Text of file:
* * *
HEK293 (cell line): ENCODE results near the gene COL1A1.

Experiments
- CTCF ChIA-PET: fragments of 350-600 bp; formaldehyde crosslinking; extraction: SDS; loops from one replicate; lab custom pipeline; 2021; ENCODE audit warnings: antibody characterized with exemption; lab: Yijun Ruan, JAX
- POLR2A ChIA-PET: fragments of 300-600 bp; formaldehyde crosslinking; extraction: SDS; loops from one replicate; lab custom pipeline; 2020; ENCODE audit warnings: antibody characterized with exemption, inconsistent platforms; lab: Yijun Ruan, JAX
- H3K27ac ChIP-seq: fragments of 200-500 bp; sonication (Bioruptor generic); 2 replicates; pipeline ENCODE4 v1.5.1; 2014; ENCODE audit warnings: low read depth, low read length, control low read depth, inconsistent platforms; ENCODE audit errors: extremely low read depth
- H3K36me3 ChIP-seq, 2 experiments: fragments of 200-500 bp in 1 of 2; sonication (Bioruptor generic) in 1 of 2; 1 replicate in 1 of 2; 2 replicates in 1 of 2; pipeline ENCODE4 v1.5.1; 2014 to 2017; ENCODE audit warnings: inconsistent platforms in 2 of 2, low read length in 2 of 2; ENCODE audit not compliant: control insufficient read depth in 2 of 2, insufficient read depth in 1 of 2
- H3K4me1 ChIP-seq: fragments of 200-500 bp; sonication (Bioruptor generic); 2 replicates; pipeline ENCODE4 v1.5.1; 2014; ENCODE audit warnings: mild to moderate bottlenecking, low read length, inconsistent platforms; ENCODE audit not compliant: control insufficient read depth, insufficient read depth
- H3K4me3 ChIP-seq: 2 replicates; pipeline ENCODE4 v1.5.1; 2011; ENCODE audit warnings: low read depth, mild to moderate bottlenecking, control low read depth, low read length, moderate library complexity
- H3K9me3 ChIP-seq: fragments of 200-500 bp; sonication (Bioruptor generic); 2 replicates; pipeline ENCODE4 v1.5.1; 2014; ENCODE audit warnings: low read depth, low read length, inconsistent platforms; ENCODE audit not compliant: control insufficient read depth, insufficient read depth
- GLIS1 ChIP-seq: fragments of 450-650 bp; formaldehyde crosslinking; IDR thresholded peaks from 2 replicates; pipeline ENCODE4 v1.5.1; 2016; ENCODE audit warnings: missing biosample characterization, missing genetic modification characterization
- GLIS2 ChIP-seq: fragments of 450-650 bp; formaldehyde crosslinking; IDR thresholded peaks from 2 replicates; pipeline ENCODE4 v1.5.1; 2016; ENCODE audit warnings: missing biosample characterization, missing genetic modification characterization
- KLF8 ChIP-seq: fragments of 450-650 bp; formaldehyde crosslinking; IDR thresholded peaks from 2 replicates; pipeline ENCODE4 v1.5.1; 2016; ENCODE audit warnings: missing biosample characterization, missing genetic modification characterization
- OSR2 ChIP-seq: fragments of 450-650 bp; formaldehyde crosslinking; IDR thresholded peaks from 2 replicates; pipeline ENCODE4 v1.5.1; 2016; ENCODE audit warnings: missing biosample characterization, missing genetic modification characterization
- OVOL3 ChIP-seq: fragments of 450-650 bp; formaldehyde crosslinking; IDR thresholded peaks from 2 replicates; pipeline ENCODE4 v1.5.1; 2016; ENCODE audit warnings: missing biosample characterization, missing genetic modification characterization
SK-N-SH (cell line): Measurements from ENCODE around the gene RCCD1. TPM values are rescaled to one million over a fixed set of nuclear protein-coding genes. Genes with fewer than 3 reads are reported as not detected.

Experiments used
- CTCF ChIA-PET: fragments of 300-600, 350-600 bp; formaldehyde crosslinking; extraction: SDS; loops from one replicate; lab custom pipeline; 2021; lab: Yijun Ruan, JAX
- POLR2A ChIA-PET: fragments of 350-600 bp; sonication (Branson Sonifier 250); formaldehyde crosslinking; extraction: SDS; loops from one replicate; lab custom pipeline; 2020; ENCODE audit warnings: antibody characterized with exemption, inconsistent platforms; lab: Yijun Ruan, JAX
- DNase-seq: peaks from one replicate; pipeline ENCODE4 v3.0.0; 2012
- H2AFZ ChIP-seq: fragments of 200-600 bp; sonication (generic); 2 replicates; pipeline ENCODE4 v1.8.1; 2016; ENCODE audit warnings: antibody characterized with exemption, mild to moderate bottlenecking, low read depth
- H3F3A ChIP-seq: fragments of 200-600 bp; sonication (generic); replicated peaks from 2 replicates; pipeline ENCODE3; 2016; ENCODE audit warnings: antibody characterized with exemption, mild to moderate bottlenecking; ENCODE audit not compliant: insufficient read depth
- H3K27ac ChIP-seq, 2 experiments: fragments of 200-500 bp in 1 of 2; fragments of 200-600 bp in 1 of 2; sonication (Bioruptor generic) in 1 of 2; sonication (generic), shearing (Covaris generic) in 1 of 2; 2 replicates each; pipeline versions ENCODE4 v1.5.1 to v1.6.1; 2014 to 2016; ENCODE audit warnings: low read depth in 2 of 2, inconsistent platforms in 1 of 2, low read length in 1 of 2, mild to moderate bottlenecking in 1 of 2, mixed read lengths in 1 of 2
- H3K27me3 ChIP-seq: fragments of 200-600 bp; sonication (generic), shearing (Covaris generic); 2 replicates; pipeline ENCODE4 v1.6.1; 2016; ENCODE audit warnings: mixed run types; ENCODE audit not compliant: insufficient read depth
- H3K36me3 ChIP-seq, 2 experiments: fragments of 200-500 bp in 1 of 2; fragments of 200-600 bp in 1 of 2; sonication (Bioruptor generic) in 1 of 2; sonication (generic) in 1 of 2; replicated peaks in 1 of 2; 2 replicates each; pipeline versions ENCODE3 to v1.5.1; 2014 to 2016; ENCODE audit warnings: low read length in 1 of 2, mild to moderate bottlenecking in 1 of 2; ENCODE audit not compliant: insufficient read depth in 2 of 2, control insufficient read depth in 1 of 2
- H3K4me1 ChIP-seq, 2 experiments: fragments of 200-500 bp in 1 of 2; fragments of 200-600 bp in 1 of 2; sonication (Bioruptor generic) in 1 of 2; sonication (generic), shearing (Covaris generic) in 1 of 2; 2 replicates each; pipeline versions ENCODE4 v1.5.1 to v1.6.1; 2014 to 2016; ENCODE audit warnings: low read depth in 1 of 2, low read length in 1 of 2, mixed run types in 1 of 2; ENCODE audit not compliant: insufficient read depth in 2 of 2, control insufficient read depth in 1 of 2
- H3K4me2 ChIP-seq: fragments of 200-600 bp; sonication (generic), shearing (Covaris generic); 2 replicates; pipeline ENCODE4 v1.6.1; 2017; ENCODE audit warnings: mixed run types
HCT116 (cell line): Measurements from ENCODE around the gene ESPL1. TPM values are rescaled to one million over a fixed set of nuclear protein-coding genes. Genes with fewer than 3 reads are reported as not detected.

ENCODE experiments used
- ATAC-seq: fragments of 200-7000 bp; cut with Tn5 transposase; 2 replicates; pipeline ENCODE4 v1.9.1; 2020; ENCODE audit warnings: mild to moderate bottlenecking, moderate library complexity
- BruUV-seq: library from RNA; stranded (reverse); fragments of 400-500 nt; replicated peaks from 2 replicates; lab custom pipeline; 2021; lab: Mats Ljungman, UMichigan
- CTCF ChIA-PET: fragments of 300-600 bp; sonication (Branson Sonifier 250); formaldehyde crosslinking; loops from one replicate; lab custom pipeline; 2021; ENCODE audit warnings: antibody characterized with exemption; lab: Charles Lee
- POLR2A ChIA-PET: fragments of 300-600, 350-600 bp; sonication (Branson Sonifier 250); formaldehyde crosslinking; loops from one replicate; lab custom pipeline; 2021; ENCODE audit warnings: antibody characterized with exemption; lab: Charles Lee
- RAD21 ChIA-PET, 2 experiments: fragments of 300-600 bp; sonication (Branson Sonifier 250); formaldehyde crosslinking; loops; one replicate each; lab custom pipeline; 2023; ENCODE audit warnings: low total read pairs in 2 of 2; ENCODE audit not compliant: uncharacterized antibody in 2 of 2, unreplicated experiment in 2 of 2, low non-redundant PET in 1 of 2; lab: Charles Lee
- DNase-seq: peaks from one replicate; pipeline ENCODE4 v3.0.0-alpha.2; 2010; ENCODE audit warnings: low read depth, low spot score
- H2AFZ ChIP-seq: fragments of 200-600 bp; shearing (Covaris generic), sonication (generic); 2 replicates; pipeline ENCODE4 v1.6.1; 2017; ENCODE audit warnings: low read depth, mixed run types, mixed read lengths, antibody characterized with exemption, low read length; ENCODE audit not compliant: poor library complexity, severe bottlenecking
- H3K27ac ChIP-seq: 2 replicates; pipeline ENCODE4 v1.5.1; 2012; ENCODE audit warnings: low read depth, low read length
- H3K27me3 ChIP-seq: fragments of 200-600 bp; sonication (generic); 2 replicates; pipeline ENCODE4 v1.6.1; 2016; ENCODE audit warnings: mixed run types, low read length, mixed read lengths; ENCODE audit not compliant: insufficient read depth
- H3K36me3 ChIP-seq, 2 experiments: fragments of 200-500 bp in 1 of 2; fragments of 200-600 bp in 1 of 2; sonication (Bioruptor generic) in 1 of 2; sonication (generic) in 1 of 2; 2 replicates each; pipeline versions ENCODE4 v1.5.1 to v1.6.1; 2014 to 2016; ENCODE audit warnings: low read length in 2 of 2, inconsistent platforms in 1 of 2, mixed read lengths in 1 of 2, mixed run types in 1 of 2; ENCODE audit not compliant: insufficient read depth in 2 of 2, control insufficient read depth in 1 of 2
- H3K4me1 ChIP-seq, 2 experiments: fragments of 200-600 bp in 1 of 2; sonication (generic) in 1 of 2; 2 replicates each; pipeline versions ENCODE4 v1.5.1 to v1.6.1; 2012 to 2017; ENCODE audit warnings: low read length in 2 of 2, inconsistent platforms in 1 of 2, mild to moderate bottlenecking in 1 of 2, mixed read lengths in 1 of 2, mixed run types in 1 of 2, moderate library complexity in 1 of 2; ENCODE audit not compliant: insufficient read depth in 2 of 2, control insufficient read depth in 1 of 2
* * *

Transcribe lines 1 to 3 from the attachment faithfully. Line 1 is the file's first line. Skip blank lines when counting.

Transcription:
HEK293 (cell line): ENCODE results near the gene COL1A1.

Experiments
- CTCF ChIA-PET: fragments of 350-600 bp; formaldehyde crosslinking; extraction: SDS; loops from one replicate; lab custom pipeline; 2021; ENCODE audit warnings: antibody characterized with exemption; lab: Yijun Ruan, JAX